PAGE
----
344 F.2d 316
John C. WARD, Appellant,
UNITED STATES of America, Appellee.
United States Court of Appeals Tenth Circuit.
April 14, 1965.
Rehearing Denied May 14, 1965.
John C. Ward, pro se.
Elmer Hoge, Asst. U. S. Atty. (Newell A. George, U. S. Atty., District of Kansas, on the brief), for appellee.
Before BREITENSTEIN and HILL, Circuit Judges, and CHRISTENSEN, District Judge.
Appellant Ward, a Kansas farmer, was charged in a 3-count information with failure to file federal income tax returns for the years 1957, 1959, and 1961 during which he allegedly had a gross income ranging from over $14,000 to over $26,000. Throughout the proceedings in the trial court and in this court he has insisted on representing himself and has rejected all suggestions that he employ an attorney. At the trial he admitted that he did not file the returns and that his gross income for each of the years in question exceeded $600. Appellant was under the age of 65 and by the terms of 26 U.S.C. § 6012(a) (1) was required to file a return.
We commend the trial judge for the patience and restraint which he displayed in handling the difficult and trying situation presented by this case. Appellant used the proceedings to make a bitter and intemperate attack on the federal government because of its failure to prosecute certain fortune tellers and oil promoters who allegedly defrauded him and his mother sometime before 1940. In substance he does not like the way the federal government is operated and the ways in which the money raised by income taxes is spent. Objections of this type are sufficiently disposed of by our opinion in Swallow v. United States, 10 Cir., 325 F.2d 97, certiorari denied 377 U.S. 951, 84 S.Ct. 1630, 12 L.Ed.2d 497. Nothing more need be said in this regard.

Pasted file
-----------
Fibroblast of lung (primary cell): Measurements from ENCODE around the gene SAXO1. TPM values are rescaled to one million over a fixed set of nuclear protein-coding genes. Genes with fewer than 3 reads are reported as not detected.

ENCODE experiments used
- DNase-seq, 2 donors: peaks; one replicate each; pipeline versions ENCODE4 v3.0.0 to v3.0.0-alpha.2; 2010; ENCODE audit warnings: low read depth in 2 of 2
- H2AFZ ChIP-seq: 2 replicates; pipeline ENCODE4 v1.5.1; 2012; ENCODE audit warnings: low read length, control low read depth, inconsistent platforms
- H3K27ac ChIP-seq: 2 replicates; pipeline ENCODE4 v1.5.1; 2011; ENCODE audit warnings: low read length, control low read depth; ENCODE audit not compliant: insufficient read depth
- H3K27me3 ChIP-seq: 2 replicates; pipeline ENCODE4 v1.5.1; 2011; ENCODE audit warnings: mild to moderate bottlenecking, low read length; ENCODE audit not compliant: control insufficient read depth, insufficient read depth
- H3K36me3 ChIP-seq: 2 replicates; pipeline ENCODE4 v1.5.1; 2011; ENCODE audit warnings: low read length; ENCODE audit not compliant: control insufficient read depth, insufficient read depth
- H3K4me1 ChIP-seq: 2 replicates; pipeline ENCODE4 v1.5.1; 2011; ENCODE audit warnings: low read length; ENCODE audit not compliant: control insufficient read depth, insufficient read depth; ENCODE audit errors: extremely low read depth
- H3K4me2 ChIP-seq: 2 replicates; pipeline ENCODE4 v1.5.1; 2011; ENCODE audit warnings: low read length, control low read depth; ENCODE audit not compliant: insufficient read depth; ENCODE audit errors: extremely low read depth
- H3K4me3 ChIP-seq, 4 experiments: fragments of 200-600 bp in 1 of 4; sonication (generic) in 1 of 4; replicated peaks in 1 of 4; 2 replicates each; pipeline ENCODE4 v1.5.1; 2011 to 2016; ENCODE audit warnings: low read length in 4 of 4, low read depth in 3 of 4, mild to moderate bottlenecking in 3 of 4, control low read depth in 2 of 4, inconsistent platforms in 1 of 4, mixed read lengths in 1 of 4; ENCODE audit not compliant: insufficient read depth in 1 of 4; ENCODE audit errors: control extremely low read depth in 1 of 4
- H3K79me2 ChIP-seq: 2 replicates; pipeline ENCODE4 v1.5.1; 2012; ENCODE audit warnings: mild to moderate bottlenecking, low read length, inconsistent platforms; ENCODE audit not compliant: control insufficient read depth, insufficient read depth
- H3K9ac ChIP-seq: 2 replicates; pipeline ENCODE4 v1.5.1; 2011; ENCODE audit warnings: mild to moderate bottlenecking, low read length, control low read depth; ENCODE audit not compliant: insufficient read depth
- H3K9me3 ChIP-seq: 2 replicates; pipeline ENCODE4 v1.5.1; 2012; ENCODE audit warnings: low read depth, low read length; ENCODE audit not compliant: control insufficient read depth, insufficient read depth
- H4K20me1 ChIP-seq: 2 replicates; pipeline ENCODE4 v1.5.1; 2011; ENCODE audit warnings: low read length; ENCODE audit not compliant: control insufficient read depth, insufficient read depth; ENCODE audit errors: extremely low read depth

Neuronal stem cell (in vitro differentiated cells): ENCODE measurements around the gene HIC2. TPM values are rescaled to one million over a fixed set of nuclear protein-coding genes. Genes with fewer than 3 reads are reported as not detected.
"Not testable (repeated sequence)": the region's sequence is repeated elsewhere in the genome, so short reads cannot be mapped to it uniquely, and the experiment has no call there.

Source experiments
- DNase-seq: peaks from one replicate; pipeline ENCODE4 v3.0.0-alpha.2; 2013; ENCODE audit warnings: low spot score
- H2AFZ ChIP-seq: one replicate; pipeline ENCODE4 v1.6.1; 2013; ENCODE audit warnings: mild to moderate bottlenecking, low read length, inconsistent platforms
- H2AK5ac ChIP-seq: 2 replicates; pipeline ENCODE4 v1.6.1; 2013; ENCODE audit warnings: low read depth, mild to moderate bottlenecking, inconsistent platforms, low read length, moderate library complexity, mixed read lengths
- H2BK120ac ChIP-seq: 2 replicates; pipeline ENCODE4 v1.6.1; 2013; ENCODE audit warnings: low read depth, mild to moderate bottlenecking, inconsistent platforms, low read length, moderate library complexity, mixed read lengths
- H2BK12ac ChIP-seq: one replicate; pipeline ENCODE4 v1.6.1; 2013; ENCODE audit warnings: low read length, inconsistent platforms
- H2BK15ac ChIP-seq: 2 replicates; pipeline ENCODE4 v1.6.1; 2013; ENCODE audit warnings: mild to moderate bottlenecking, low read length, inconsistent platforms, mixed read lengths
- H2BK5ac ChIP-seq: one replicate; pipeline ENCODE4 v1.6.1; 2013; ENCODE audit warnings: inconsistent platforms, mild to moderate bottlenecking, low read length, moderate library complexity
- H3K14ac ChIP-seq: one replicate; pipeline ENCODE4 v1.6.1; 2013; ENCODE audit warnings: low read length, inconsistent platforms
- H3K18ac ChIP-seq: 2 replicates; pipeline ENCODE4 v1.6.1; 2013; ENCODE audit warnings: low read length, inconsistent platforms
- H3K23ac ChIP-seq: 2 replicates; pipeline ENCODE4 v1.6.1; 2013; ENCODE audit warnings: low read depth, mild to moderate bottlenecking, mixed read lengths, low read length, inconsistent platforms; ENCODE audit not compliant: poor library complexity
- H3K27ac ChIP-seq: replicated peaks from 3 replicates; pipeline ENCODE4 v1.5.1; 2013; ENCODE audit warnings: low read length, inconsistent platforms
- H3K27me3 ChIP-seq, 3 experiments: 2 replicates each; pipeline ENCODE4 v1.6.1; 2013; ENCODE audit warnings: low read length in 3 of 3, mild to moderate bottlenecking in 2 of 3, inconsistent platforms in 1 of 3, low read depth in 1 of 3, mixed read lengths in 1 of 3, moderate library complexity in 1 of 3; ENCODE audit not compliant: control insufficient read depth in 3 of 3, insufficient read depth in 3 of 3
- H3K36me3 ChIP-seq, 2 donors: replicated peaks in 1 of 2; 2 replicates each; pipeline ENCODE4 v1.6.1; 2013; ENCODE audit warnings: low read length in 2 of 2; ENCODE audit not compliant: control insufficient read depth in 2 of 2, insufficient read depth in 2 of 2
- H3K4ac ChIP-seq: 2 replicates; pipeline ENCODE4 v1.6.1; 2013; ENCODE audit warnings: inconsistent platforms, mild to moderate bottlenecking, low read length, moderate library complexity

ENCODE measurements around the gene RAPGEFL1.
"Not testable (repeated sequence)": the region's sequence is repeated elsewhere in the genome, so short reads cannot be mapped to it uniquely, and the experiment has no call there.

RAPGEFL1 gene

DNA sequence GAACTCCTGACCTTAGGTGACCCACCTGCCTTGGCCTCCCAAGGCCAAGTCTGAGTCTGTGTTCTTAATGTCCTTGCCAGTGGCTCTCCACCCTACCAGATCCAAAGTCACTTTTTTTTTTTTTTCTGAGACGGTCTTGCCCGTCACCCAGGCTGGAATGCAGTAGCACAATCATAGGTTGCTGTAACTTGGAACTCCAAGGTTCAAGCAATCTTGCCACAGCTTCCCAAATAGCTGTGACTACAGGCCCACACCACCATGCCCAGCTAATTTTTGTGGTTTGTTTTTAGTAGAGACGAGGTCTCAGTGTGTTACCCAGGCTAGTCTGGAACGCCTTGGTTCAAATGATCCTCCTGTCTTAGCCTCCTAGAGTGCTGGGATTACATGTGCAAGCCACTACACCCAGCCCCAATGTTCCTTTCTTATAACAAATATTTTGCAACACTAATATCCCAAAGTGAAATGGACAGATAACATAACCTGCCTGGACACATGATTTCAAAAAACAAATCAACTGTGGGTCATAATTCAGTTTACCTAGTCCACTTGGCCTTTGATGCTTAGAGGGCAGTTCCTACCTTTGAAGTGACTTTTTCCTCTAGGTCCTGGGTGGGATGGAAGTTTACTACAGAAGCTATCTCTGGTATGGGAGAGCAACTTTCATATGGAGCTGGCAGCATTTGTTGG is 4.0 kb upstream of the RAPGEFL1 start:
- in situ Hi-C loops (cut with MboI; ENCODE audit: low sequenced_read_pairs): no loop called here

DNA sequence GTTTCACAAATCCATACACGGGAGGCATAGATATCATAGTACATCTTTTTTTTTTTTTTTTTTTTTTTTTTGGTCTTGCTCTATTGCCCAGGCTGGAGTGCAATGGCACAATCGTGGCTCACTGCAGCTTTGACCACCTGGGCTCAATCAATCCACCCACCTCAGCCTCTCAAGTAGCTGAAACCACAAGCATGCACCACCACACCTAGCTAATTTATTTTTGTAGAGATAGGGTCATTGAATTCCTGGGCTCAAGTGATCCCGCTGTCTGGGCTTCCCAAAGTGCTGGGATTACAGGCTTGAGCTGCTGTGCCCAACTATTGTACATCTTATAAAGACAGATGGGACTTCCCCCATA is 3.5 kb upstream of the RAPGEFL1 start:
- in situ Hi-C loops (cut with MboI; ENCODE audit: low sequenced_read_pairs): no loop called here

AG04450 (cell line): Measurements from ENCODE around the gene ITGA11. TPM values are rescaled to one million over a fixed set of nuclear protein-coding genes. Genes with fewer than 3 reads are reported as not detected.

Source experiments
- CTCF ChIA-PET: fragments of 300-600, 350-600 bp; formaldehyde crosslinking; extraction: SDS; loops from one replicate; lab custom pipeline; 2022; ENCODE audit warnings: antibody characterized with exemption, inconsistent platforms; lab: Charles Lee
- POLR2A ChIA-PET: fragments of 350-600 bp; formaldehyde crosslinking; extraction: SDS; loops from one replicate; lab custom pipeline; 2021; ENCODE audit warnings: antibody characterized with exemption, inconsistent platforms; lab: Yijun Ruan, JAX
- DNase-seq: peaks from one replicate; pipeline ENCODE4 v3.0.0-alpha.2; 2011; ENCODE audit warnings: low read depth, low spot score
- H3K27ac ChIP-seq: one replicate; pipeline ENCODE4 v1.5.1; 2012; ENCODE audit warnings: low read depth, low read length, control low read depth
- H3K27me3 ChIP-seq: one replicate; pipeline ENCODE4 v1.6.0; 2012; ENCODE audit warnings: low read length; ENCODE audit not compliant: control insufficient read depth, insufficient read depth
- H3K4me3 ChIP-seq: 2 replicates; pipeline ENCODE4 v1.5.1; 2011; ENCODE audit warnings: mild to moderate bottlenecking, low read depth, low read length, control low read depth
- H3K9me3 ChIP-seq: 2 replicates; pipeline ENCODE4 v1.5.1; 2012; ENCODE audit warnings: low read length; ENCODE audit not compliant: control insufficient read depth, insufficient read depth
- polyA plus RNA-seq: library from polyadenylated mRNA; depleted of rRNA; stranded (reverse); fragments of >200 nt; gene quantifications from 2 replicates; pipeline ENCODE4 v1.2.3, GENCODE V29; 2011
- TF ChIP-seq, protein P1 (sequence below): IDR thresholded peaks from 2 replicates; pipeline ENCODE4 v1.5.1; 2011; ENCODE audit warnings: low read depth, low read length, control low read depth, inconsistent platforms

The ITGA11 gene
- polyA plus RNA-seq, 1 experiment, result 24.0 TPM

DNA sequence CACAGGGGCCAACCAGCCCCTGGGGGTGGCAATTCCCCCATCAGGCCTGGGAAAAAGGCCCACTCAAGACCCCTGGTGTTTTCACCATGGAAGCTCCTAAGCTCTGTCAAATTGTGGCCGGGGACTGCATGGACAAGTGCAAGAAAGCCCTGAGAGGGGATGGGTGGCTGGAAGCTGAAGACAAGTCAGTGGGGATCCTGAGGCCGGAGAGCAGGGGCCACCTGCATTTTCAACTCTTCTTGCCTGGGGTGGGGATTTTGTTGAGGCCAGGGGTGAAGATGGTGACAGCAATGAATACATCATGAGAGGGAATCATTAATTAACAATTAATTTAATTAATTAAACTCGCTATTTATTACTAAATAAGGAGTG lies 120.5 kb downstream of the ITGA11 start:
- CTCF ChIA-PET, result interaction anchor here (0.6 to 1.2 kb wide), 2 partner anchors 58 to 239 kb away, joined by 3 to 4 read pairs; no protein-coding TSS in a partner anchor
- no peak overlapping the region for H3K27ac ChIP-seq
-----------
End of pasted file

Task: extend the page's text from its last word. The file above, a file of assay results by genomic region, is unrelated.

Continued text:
Appellant urges that he was denied due process of law because his "trial was updated from March 16th of 1964 to March 11th of 1964" and because of this updating he did not have time to get his witnesses. The information was filed May 29, 1963. At his arraignment on July 10, 1963, he pleaded not guilty. At some undisclosed date the clerk of the court sent out a notice of a call of the calendar for March 16, 1964, at Topeka, Kansas. Appellant, as attorney pro se, apparently received a notice of this calendar call. Later the clerk notified appellant that his case would be tried on March 11. Appellant admits receiving this notice on March 6. When the case was called on March 11 appellant announced that he was ready; that he could employ counsel if he wished; and that he desired to proceed without the aid of counsel. He did not request a continuance. He did not attempt to subpoena any witnesses. He did not complain about the updating or his inability to get witnesses until the argument of his motion for a new trial. At no time either in the trial court or in this court did appellant say what witnesses he would have called or what their testimony would have been. In the circumstances there is no denial of due process. See Leino v. United States, 10 Cir., 338 F.2d 154, 156.